At times, a testator appoints an individual or individuals to administer their estate after their death. These appointed persons are known as executors of the will and have the legal mandate to manage or distribute the estate left behind by a will maker.
Upon the death of a testator, a person nominated to be an executor has to file in a court to be granted probate. Probate is an order confirming that an executor of a will has been legitimized through a valid will made by a testator. A grant of probate, therefore, gives the executor legal authority to manage an estate as was the wish of a testator. If a grant of probate has not been given, property owned by the testator cannot be distributed. In case the executors nominated by the testator are not available, a probate judge has the power to appoint an intestate administrator. This kind of an administrator will assume all the powers that had been granted to the nominated executor. Also if a person died but did not have a will, probate cannot be applied for. In such a case, one can only apply for letters of administration.
Application for probate has to be applied within 6 months after the death of a will maker. Late applications can only be allowed if there is a reasonable explanation that occasioned the delay.
Contesting a Will after Probate
After probate has been granted, a will can still be contested. Grounds for such a contest are almost similar to those of contesting a will under ordinary circumstances.
Reasons for contesting a will after probate
There exist many reasons as to why one can contest a will after probate. For one to be successful in doing so, they have to prove that the will lacks in one or more of its requirements by law. These reasons are:
Testator lacked testamentary capacity.
This is where somebody claims that a will maker was not in their right mind and therefore was not able to make informed decisions. It could be the testator was suffering from a mental disorder or could have been under the influence of certain drugs that could impair their judgment.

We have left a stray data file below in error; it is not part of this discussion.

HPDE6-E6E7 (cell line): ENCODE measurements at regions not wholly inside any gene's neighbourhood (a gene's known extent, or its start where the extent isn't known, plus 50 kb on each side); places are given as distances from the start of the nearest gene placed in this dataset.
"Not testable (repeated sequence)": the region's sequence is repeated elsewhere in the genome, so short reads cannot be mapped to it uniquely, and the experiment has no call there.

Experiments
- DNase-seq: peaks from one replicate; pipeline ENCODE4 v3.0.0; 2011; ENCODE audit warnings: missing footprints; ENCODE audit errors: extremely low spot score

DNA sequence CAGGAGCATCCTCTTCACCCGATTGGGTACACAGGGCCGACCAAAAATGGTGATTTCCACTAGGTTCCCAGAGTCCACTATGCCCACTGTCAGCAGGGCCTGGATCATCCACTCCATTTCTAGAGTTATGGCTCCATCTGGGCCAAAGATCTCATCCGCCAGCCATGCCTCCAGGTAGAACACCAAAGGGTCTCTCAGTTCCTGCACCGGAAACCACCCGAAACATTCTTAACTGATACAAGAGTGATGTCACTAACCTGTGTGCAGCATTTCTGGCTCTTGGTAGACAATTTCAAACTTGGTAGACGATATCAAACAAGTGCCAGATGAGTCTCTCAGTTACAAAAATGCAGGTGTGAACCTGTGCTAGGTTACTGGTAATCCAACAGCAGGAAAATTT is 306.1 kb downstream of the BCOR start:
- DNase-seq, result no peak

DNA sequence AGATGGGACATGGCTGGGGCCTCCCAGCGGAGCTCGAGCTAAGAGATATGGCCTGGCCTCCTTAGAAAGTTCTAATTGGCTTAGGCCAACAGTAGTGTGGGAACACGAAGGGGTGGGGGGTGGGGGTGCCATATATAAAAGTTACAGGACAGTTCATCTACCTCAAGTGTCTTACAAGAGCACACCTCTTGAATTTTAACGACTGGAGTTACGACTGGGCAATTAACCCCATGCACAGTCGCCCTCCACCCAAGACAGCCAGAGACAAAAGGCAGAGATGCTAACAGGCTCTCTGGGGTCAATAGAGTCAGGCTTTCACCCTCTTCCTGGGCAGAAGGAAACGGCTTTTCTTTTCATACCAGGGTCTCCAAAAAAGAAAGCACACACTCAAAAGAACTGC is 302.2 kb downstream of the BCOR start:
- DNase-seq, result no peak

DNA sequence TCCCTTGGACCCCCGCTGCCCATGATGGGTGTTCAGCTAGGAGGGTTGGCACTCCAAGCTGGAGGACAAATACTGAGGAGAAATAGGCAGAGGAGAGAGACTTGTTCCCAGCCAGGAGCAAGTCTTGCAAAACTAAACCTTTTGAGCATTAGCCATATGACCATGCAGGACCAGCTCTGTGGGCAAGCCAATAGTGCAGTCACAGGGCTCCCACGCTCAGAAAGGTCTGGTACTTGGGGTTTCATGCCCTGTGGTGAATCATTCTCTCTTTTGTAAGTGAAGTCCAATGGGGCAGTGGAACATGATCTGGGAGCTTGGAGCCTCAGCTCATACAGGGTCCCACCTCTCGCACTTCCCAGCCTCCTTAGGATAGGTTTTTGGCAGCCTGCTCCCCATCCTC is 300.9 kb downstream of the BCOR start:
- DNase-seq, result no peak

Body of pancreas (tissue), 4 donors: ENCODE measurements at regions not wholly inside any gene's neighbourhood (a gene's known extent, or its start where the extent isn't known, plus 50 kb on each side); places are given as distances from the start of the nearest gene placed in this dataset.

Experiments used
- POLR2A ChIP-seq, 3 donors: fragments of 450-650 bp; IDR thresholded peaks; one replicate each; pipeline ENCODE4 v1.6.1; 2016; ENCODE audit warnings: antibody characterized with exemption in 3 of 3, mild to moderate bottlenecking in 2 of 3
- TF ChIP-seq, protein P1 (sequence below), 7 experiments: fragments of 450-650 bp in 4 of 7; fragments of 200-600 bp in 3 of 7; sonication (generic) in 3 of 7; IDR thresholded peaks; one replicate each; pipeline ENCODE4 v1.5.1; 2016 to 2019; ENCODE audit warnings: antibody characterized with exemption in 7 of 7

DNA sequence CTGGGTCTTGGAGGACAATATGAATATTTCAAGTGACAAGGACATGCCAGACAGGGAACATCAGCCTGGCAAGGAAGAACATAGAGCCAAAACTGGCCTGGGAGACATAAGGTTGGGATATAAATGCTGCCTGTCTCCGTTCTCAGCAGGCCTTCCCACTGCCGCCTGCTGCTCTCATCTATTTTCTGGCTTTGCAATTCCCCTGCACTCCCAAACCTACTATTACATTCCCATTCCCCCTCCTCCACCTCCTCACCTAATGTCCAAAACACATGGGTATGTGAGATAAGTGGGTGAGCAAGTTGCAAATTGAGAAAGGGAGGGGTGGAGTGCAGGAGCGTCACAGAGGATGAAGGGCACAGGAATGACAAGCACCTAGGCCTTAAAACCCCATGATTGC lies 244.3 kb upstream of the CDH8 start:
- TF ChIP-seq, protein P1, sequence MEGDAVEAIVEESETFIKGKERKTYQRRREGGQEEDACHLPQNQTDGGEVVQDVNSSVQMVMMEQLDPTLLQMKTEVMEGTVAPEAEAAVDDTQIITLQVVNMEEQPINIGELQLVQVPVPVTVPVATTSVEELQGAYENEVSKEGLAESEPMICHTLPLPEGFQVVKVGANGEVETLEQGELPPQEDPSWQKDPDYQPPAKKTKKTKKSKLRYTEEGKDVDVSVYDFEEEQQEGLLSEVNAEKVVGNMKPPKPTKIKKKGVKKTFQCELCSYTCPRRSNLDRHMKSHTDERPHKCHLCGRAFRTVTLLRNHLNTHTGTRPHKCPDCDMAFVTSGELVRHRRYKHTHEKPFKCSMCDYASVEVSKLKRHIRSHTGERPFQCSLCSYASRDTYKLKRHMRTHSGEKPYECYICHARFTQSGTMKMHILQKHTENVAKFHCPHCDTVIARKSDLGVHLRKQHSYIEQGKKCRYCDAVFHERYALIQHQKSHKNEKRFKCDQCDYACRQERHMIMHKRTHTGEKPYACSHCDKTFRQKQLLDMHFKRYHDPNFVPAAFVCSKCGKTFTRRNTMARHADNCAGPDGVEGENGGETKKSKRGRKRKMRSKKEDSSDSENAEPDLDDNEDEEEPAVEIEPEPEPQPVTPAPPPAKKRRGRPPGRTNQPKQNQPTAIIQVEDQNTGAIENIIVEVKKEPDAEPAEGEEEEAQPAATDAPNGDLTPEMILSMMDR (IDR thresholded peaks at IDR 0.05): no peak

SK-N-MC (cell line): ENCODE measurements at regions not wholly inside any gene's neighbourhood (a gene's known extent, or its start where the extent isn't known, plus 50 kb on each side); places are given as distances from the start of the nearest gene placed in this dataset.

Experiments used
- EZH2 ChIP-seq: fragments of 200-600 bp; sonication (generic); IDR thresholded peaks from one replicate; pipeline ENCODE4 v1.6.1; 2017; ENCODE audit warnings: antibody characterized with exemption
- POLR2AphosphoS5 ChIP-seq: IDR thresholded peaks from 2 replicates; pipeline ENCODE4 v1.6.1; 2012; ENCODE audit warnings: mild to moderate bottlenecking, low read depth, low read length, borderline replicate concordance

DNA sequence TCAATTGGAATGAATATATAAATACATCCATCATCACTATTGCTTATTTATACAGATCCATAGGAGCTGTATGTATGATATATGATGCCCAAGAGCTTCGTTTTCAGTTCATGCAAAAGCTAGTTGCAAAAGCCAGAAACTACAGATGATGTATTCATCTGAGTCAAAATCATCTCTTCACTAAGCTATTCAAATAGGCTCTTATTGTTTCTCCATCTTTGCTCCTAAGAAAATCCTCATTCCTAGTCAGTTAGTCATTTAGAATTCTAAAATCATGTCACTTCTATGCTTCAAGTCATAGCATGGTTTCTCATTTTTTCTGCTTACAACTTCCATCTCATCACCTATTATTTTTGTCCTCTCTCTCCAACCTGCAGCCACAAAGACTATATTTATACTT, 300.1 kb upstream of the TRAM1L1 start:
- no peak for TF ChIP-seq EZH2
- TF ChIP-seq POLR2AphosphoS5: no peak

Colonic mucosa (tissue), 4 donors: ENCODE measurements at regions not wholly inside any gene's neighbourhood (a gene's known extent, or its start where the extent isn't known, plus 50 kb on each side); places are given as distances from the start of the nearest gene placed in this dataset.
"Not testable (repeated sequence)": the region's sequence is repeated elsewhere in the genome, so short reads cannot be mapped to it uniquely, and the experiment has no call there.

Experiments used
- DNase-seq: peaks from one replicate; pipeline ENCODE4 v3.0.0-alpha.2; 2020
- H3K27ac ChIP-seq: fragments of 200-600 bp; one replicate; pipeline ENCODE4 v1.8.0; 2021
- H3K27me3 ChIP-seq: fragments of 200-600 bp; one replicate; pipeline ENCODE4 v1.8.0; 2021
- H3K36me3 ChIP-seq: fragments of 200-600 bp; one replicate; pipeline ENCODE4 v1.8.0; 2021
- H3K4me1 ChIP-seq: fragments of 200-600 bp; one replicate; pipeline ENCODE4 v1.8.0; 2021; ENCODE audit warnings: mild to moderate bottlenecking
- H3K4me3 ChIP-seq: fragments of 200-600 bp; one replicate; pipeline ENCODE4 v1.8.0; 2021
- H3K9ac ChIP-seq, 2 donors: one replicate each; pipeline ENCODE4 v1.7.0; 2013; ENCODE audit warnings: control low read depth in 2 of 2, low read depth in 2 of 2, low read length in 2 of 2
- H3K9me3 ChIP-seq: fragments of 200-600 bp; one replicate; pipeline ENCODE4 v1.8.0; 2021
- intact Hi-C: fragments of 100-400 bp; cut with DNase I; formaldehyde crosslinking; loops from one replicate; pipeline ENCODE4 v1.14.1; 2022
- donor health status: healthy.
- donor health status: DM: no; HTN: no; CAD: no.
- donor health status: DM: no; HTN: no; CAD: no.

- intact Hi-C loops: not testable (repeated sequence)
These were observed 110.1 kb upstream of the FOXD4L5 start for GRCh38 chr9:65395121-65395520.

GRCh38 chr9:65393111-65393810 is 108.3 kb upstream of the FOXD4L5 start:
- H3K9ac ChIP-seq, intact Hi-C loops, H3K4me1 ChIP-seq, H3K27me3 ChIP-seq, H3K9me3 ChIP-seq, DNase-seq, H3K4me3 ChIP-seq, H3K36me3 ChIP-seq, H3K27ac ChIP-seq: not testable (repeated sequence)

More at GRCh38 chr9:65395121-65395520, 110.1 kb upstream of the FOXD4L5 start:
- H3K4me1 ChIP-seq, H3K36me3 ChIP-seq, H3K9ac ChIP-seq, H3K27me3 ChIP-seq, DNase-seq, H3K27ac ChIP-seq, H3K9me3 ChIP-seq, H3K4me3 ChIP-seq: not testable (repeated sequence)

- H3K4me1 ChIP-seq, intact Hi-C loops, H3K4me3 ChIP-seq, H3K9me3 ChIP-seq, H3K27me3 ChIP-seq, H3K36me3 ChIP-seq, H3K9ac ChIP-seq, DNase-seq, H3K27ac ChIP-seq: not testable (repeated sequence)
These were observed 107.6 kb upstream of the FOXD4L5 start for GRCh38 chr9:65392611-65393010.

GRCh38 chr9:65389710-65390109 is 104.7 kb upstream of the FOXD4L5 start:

Being a close relative or dependent who doesn’t receive an entitlement
Only close relatives or testator’s dependents that are either entitled to or require financial provision from the estate left by a will maker can present this claim. One has to contest a will, based on this claim, within 6 months after probate has been granted by a court.
Coerced or under duress
This is where a testator could have been forced or influenced against his or her wish to will in a certain manner.
Someone may contest a will if it was not executed as it should. For example if, at the time of writing, the will maker did not sign the will in the presence of two witnesses who then signed the will individually in the presence of the testator.
Improper administration or distribution of the estate by an executor
This is the primary reason why people dispute wills after a grant of probate has been issued. The nature of the allegations varies but tends to demonstrate incompetence or bad faith by the executor. These include:
- An executor keeping the money to himself without distributing it to beneficiaries
- Failing to pay money as per the conditions set out by a will. For example, not releasing money to a beneficiary after he or she has reached the stipulated age, usually above 18 years
- The executor may have distributed the estate wrongly like allocating the estate to people who were not the beneficiaries
- The executor fails to account properly for the estate they are managing
Under improper administration, one has to make a claim within 6 months after there has been a breach in Grant of Probate. An executor is supposed to provide beneficiaries with accounts when needed. He or she has to act in good faith at all times and risks incurring personal liability if they fail in this expectation. When acting in their professional capacity, executors or administrators can charge fees for it. However, their ability to charge is much more restricted if they are not acting in such a capacity.
It is highly recommended that one disputes a will even before a court has granted probate. This is because, after a Grant of Probate, the estate can be dissipated. Whereas one can obtain a caveat to stop a Grant of Probate, you risk a court issuing proceedings against you. However, court proceedings cannot be issued against you if you contest a will after probate has been granted. So it would be up to you to decide when you want to present your claim. You can always seek legal advice when faced with such a dilemma.